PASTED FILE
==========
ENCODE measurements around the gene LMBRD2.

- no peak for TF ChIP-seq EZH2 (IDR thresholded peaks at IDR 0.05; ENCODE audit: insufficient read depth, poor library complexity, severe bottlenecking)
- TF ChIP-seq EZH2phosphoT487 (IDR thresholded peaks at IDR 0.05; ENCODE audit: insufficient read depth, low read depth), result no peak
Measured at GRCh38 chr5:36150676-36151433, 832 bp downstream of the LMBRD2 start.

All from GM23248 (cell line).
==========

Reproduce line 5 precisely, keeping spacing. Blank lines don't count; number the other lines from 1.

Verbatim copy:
All from GM23248 (cell line).